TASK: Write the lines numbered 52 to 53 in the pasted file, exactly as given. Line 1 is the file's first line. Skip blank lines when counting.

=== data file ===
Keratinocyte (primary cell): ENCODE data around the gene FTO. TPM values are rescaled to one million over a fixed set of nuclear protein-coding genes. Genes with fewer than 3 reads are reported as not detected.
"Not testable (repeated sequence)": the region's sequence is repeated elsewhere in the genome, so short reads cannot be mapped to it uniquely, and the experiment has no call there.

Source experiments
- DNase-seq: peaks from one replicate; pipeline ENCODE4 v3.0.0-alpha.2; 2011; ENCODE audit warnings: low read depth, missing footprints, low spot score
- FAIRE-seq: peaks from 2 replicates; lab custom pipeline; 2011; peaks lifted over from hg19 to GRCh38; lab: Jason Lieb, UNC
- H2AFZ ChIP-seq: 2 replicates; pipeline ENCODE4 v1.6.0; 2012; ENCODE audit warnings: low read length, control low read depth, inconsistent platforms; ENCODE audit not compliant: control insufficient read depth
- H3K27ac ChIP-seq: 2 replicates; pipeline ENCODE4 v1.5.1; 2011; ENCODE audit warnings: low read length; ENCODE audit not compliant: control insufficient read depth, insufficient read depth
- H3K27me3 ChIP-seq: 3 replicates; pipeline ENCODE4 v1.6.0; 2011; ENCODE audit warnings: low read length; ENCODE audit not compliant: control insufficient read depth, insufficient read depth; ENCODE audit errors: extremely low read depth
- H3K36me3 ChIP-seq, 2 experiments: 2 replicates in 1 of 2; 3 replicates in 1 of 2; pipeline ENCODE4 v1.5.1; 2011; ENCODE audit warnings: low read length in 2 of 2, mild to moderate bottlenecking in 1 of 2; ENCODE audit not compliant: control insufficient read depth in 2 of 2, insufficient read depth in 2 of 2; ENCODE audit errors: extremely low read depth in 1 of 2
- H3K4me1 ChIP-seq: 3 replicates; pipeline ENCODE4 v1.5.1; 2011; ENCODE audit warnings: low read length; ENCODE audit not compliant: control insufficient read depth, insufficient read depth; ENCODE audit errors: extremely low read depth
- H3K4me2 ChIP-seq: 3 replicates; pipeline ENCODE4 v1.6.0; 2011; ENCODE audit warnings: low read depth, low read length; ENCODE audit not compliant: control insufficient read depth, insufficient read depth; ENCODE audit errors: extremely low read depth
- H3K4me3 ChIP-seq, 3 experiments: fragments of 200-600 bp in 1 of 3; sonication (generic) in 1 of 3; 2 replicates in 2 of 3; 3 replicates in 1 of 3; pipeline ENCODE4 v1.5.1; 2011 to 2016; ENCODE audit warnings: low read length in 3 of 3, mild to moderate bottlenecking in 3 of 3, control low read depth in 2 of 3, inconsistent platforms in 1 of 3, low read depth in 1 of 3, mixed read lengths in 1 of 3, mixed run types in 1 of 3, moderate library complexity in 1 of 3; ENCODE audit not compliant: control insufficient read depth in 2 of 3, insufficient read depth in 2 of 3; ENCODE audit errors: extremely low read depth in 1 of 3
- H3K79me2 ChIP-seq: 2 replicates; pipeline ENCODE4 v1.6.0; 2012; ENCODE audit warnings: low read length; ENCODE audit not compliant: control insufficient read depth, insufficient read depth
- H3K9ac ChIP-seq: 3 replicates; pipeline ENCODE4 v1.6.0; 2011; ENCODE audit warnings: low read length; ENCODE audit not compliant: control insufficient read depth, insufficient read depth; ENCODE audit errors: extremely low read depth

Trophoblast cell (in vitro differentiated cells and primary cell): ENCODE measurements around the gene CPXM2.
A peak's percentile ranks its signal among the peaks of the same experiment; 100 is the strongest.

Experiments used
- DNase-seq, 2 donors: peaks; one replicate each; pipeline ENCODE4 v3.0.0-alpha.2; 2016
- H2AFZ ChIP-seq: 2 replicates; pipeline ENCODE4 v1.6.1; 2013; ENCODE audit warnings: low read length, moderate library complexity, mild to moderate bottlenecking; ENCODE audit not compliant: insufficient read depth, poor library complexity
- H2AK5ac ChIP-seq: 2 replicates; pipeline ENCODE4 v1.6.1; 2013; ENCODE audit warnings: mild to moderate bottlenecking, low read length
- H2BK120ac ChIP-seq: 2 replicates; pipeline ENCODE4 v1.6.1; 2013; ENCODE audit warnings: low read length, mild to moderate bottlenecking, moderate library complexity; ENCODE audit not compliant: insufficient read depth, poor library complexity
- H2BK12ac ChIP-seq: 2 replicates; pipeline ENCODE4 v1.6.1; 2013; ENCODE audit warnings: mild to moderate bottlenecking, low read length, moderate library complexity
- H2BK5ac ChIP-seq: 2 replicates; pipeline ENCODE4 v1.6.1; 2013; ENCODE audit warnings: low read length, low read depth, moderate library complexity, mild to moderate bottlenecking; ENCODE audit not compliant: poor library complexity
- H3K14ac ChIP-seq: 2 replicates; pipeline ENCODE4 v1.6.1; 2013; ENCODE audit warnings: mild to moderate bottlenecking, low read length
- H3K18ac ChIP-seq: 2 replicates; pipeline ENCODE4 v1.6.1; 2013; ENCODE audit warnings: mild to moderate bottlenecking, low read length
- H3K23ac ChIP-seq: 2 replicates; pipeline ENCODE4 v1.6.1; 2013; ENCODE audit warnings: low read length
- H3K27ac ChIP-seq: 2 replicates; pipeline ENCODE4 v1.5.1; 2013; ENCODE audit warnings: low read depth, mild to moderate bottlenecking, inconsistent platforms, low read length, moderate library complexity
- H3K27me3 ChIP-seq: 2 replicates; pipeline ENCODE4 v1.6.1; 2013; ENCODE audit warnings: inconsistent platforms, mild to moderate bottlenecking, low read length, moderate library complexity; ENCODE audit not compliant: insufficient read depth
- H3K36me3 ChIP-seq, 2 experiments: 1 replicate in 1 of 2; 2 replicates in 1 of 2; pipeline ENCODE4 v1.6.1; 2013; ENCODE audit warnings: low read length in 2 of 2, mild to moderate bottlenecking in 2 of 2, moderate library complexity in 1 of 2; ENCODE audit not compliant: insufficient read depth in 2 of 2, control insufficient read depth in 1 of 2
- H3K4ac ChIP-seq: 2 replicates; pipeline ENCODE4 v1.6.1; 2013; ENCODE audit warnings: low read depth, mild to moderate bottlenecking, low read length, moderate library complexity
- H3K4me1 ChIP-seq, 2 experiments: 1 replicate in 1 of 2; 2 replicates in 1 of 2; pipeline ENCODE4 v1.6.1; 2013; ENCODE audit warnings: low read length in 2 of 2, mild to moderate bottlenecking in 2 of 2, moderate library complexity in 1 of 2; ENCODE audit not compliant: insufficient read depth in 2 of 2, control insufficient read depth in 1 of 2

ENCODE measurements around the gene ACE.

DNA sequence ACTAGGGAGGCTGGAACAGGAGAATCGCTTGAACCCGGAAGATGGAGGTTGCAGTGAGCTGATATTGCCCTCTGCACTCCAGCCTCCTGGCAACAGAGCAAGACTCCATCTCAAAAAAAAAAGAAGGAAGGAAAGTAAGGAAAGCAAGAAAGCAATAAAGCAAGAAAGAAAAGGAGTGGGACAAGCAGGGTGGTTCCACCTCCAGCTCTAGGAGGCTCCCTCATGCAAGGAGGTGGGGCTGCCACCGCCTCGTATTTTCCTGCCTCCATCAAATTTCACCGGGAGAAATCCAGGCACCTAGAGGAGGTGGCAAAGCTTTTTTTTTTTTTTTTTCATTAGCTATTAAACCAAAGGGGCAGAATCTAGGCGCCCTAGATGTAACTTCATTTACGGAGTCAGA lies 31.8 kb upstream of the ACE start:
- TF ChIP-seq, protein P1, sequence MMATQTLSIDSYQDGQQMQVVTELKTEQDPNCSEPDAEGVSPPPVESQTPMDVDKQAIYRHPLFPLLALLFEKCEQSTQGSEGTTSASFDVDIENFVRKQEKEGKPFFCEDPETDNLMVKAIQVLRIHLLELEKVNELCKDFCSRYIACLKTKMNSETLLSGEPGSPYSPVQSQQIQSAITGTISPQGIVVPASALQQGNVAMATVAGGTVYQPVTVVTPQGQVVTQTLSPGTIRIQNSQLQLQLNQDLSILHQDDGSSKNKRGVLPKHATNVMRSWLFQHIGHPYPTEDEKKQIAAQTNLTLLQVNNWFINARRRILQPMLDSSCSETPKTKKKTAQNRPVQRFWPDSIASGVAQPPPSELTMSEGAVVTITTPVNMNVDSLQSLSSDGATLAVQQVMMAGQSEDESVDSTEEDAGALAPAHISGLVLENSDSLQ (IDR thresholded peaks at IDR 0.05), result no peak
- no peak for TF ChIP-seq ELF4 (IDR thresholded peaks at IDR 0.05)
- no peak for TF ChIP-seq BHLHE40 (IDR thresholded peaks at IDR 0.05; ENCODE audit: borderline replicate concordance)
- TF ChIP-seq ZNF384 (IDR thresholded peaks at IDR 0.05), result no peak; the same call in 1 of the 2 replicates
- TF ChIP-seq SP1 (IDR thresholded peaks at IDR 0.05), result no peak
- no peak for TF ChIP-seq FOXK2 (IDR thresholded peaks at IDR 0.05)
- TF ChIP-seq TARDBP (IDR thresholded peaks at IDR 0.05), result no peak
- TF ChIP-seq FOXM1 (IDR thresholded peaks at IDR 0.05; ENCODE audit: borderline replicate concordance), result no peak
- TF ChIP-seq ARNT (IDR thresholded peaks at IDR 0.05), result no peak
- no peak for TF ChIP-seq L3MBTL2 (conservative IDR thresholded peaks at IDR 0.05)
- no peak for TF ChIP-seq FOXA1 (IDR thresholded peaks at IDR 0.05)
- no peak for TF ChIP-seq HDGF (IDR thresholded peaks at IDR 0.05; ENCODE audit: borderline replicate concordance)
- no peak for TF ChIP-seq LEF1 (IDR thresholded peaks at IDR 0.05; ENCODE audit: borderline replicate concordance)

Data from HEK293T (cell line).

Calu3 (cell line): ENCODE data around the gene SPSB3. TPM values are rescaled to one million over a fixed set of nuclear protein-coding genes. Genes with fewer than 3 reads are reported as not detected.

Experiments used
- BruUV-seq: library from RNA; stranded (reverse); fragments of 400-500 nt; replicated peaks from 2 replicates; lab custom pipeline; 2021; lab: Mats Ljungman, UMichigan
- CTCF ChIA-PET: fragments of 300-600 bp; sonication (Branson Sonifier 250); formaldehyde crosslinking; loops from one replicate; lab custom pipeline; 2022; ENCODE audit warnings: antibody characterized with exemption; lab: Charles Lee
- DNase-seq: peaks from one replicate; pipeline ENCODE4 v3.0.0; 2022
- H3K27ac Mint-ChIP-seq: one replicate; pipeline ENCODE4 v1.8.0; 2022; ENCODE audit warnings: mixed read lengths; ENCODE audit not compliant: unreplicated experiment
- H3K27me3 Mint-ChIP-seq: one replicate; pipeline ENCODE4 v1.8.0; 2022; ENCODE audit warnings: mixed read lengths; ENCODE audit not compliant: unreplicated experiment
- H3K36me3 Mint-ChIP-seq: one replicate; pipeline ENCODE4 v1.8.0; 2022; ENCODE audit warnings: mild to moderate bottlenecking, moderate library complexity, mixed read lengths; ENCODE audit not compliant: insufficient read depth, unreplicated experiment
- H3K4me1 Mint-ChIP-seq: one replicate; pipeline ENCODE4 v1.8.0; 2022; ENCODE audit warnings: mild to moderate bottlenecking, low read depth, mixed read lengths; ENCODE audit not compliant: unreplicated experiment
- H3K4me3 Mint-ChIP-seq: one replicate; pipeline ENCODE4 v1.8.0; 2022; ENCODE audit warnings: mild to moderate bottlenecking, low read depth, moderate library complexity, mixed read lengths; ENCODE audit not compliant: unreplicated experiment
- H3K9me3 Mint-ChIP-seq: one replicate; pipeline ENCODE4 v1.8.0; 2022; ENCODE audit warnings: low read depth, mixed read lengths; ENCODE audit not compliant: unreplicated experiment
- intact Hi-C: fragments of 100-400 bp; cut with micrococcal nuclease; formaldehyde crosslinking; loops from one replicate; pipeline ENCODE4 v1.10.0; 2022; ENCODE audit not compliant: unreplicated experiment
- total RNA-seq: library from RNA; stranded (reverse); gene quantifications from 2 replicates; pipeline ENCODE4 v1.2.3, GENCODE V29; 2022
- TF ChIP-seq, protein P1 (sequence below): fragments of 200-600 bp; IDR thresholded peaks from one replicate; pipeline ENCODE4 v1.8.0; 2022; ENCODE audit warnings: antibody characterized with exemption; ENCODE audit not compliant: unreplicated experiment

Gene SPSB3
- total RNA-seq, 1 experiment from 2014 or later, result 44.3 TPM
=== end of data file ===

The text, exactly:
- DNase-seq: peaks from one replicate; pipeline ENCODE4 v3.0.0; 2022
- H3K27ac Mint-ChIP-seq: one replicate; pipeline ENCODE4 v1.8.0; 2022; ENCODE audit warnings: mixed read lengths; ENCODE audit not compliant: unreplicated experiment